Saturday, July 4, 2015

The Detection Club

Agatha Christie's first book, The Mysterious Affair at Styles, Joseph Bottum argues, "was clearly a breakthrough of small but real genius.":
...[W]hat Agatha Christie found was the formula for it all. Like a miniature blown up on to a larger canvas, she took the Arthur Conan Doyle-approved pattern of a 5,000-word Sherlock Holmes story and opened it up to an 80,000-word Golden Age novel. She developed the pleasant and deliberately unremarkable prose the new turn in the genre needed—“invisible prose,” we might name it: a style that never rises or sinks enough for the reader to be distracted by becoming aware of the act of reading it. And she figured out how to set in the foreground the rule-bound logic of detective fiction, convincing readers that the author is playing fair.

The formula seems obvious now, but once upon a time it was new, and surprisingly few authors in the 1920s actually got it. ....

Even by the late 1920s, the British writers awake to the new formula numbered only in the dozens, and the most successful and professionally admired of them banded together to form a London dinner society called “the Detection Club.” Such luminaries as Agatha Christie, Dorothy L. Sayers, the Baroness Emma Orczy, Ronald Knox, R. Austin Freeman, and E.C. Bentley were among them, and they elected G.K. Chesterton as their first president. .... [more]
(The Mysterious Affair at Styles was the first appearance of Hercule Poirot and is now out of copyright and available for free download.)

Bottum is reviewing The Golden Age of Murder, a history of the Detection Club and its original members. I just downloaded the book. It should be fun.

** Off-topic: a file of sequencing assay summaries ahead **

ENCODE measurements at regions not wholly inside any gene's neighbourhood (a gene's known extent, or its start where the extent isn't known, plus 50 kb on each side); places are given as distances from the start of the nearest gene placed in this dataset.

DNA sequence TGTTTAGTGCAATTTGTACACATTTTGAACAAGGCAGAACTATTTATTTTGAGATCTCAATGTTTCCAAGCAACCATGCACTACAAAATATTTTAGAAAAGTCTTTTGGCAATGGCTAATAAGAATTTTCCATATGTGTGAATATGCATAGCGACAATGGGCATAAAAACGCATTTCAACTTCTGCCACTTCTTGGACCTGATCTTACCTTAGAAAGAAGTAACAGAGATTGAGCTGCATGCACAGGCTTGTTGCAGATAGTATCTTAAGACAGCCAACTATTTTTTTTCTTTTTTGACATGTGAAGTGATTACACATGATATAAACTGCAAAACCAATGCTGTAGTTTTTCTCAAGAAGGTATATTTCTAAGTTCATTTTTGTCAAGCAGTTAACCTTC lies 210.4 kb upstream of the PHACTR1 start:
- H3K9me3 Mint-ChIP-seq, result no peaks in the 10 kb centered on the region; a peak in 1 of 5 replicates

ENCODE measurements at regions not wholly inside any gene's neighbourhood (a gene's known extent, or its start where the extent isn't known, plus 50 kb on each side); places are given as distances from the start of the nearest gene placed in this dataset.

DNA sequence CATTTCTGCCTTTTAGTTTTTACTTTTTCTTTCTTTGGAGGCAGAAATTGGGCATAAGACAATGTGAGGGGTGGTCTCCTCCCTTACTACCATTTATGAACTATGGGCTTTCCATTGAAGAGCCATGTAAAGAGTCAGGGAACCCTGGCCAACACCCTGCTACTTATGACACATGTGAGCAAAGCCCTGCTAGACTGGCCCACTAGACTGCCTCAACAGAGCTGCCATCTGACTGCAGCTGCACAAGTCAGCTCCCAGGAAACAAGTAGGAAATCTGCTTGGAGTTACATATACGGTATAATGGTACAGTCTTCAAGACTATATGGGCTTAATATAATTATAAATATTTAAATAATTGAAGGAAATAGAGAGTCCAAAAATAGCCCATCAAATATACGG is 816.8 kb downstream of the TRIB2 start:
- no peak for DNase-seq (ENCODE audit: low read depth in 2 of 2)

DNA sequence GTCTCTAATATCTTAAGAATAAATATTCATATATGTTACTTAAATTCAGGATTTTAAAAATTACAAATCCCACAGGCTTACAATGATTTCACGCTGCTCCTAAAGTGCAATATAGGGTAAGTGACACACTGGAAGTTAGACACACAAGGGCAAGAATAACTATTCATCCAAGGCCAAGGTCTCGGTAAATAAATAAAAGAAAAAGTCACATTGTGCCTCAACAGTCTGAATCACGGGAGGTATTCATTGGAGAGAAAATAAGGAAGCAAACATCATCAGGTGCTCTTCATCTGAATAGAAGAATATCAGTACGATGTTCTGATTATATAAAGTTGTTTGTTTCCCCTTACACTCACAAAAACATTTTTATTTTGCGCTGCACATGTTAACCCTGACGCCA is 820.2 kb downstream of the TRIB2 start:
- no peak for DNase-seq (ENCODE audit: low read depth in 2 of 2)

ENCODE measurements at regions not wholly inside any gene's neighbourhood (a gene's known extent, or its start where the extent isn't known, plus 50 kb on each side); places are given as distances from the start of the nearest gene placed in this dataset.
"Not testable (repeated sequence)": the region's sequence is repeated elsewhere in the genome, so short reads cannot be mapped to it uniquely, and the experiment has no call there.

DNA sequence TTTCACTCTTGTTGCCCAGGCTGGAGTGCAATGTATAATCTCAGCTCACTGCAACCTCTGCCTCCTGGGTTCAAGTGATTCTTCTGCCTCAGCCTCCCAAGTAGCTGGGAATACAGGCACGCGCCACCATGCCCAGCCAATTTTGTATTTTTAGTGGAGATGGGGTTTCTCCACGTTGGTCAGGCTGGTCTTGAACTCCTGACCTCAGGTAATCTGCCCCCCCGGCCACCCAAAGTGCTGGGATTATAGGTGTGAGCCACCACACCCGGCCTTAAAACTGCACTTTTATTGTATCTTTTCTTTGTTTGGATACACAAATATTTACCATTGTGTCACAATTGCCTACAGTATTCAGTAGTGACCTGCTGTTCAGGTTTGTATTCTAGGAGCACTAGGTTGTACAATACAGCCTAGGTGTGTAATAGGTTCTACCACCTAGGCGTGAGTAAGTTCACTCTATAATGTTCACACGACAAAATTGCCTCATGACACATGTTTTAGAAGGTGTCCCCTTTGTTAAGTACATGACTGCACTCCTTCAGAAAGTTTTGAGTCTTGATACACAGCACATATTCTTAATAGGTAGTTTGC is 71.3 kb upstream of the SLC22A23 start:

.... Founding members included legends like Agatha Christie, Dorothy L. Sayers, and E.C. Bentley, as well as G.K. Chesterton, who served as the first president. Meetings consisted of dress-up dinner parties, during which the old-school literati would swap writing tips and critique each other’s latest work. Like any legit society, they decided on new members by secret ballot, and each one had to swear an oath, written up by Sayers:
Do you promise that your detectives shall well and truly detect the crimes presented to them using those wits which it may please you to bestow upon them and not placing reliance on nor making use of Divine Revelation, Feminine Intuition, Mumbo Jumbo, Jiggery-Pokery, Coincidence, or Act of God?
Once a member was sworn in, he or she had to abide by the group’s Ten Commandments when penning novels – or they were cast out of the clique. ....
  1. The criminal must be someone mentioned in the early part of the story, but must not be anyone whose thoughts the reader has been allowed to follow.
  2. All supernatural or preternatural agencies are ruled out as a matter of course.
  3. Not more than one secret room or passage is allowable.
  4. No hitherto undiscovered poisons may be used, nor any appliance which will need a long scientific explanation at the end.
  5. No Chinaman must figure in the story. [Editor’s note: At the time, trashy, mass-media mysteries [often] featured a character of Chinese descent. This rule meant the writer should avoid cliche plot devices....]
  6. No accident must ever help the detective, nor must he ever have an unaccountable intuition which proves to be right.
  7. The detective must not himself commit the crime.
  8. The detective must not light on any clues which are not instantly produced for the inspection of the reader.
  9. The stupid friend of the detective, the Watson, must not conceal any thoughts which pass through his mind; his intelligence must be slightly, but very slightly, below that of the average reader.
  10. Twin brothers, and doubles generally, must not appear unless we have been duly prepared for them.